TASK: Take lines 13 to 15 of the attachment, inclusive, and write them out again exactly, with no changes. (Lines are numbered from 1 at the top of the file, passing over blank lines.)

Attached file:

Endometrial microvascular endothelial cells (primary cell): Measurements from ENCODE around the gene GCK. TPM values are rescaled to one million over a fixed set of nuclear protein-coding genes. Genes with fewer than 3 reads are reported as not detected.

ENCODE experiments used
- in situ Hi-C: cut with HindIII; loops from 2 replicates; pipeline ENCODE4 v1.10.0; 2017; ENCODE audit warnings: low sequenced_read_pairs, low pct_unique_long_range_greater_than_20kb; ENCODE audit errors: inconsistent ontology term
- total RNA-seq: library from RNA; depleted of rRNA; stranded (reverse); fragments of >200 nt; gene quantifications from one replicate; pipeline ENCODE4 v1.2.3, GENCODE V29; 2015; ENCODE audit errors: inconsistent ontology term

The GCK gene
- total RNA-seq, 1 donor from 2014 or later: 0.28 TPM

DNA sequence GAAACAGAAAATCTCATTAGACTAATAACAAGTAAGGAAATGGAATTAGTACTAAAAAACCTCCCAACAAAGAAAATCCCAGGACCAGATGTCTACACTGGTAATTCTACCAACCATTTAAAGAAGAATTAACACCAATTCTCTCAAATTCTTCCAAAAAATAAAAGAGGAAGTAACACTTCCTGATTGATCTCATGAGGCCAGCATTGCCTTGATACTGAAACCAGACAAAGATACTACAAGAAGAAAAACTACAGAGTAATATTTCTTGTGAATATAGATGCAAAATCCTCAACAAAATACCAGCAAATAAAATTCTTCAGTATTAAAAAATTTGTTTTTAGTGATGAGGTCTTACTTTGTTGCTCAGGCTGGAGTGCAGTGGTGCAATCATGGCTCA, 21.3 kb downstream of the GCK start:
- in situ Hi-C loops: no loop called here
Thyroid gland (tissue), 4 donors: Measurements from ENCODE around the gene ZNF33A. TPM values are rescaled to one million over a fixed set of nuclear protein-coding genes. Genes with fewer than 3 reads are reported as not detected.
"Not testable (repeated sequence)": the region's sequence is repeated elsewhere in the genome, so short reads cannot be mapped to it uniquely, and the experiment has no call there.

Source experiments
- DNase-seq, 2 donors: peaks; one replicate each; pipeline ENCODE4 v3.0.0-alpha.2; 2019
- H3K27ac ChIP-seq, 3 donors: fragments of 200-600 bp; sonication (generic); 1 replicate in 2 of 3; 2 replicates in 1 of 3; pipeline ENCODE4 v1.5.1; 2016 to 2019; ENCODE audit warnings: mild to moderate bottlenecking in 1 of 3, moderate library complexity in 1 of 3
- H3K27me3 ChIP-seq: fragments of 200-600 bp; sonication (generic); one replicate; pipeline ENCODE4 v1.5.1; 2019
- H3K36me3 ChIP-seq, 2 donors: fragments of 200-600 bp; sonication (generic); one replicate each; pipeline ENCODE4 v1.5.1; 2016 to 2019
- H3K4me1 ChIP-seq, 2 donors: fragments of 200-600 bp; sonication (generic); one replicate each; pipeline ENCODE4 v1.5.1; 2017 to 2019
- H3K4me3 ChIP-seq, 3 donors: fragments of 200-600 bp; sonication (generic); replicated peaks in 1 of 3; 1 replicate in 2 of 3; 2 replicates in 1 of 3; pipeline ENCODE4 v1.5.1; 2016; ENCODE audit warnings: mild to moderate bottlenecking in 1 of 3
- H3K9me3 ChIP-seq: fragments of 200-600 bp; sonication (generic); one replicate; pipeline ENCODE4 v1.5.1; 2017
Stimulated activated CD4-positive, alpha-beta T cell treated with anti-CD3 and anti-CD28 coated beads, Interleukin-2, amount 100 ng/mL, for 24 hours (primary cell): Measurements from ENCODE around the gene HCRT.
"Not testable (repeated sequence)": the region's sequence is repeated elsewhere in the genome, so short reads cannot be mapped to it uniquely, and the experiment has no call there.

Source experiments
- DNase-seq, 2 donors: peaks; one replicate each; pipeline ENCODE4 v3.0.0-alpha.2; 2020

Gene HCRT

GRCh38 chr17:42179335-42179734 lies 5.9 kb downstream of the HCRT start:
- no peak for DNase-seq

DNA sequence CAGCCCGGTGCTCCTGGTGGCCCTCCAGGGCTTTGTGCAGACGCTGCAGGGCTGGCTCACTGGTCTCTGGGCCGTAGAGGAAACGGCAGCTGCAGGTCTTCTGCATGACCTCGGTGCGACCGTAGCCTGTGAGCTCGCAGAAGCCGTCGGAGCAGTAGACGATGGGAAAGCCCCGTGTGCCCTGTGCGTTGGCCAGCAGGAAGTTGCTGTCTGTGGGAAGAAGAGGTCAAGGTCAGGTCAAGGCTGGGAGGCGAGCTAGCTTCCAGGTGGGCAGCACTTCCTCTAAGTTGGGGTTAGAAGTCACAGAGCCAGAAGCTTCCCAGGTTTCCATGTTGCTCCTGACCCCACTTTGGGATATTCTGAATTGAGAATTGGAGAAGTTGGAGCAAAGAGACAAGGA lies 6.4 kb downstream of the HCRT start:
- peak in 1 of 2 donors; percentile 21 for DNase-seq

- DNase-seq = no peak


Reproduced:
- H3K27ac ChIP-seq, 3 donors: fragments of 200-600 bp; sonication (generic); 1 replicate in 2 of 3; 2 replicates in 1 of 3; pipeline ENCODE4 v1.5.1; 2016 to 2019; ENCODE audit warnings: mild to moderate bottlenecking in 1 of 3, moderate library complexity in 1 of 3
- H3K27me3 ChIP-seq: fragments of 200-600 bp; sonication (generic); one replicate; pipeline ENCODE4 v1.5.1; 2019
- H3K36me3 ChIP-seq, 2 donors: fragments of 200-600 bp; sonication (generic); one replicate each; pipeline ENCODE4 v1.5.1; 2016 to 2019